Q&A XII – On protection of plant varieties

March 11, 2022 at 1:01 pm

This concludes our second  Q&A series, where we answered 3-5 questions our clients most often had and shared it with you. 

We hope you enjoyed reading it as much as we did writing it.

Q1: How are plant varieties protected?

In the jurisdictions we cover, plant varieties are protected before the local Ministries of Agriculture.

A plant variety can be protected by entering it in the Plant Variety Registry in order to commercialize the plant of interest, or through a granted plant breeder’s right, in order to develop an existing or create a new variety. 

The basic general conditions for granting a plant breeder’s right is that the variety is new, distinct, uniform and stable and that a technical examination (DUS-test) has been approved. The purpose of this examination is to ensure that the criteria of ‘D – distinctness’, ‘U – uniformity’ and ‘S – stability’ are fulfilled.

After filing all supporting documents (official petition, authorizing POA, information on the plant variety, proposed name, technical questionnaire according to UPOV, photographs of the plant variety, payment of the official fees), the Ministry of Agriculture examines the petition and orders the DUS test report from the institution chosen by the applicant.

Once the corresponding fees are paid, the Ministry issues the decision on granting the plant breeder’s right.

* In Serbia, Croatia, Slovenia and Albania, a plant variety right and a plant breeder’s right are separate procedures whereas in North Macedonia, both rights are included into one single procedure.

Additional notice: In Montenegro, protection of plant varieties will not be possible until they join the EU.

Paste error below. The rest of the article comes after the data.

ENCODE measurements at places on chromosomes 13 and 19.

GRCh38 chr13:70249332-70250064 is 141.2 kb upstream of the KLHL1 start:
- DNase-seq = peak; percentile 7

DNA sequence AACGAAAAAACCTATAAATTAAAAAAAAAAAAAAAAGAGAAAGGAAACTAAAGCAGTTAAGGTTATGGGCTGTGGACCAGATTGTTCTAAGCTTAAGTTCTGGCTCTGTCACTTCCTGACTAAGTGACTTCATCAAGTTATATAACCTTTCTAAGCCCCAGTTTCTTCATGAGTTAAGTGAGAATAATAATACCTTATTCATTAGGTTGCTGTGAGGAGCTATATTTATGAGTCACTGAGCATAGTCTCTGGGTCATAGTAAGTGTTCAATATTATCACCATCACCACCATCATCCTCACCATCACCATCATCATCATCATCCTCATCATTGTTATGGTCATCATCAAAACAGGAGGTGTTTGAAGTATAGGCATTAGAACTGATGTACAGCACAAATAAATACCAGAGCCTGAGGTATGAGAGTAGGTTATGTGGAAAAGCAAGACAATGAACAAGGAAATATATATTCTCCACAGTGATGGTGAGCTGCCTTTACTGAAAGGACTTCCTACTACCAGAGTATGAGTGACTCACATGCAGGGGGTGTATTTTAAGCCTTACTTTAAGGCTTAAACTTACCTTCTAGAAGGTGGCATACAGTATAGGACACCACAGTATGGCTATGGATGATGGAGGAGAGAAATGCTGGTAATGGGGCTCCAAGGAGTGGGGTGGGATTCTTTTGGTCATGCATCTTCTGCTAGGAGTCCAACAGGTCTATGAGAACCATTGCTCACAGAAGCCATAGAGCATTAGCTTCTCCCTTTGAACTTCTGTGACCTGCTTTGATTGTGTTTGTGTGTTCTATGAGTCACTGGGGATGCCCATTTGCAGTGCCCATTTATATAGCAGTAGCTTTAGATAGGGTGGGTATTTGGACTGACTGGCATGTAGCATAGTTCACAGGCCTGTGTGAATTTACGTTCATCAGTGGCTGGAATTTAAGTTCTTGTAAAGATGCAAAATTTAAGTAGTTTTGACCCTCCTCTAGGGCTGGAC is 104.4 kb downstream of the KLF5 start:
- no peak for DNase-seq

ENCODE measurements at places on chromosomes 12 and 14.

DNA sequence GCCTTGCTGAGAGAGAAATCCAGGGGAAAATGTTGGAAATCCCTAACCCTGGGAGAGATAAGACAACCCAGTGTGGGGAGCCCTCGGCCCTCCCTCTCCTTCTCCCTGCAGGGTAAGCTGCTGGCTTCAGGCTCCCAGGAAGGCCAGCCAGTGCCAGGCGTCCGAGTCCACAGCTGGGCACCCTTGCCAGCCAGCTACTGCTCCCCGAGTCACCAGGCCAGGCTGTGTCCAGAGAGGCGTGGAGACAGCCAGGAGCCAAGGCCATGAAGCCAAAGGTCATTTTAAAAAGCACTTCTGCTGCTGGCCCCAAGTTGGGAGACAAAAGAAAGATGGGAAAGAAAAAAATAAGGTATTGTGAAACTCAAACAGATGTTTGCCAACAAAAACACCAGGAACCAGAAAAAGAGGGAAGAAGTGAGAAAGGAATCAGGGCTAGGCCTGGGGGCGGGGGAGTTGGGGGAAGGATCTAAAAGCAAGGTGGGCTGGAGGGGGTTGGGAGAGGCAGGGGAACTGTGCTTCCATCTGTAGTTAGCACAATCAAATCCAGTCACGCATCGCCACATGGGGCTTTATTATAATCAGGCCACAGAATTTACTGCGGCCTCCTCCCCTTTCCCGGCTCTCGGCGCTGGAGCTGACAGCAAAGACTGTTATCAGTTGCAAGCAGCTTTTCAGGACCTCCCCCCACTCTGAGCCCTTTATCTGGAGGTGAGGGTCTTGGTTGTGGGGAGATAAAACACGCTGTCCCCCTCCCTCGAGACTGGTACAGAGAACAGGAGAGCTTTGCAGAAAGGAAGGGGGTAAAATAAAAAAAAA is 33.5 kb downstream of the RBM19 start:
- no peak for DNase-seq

In Bosnia & Herzegovina, all necessary rules and regulations exist, but are not yet implemented. 

In Kosovo, it is not possible to protect a specific plant variety, yet, joining EU should be the turning point.

Q2: What is the usual duration of a registered Plant Breeder’s Right?

In Croatia, North Macedonia, Slovenia and Albania, the duration of protection is 20 years, except for hops, grapevine and trees, where it is 25 years – on condition that the annual maintenance fees are timely paid.

In Serbia, the duration of protection is 25 years, except for hops, grapevine and trees, where it is 30 years – on condition that the annual maintenance fees are timely paid. 

Q3: Is the owner of the plant variety obliged to deliver seedlings to the country where they have a plant variety entered in the Plant Variety Registry?

Serbia and Slovenia: yes

North Macedonia: no

Croatia, Albania: depends on the plant variety

Q4: What happens if an annual maintenance fee for a Plant Breeder’s Right is not paid by the due date?

Generally, there is no grace period for late payment of the annual maintenance fees.

Only in Slovenia, the Ministry sets an additional 6 month timeframe for payment of these fees.

Should the maintenance fees not be paid in good time, the PBR would expire.

Additional notice: In Slovenia, the registration of a plant variety in the national Registry must be regularly renewed: for crops and vegetable every 10 years, and for fruit plants every 30 years.

Tips: Where applicable, it is always recommended to have both protections registered in order to cover the plant owner’s IP rights as well as the possibility to commercialize their plant variety in the country of interest.

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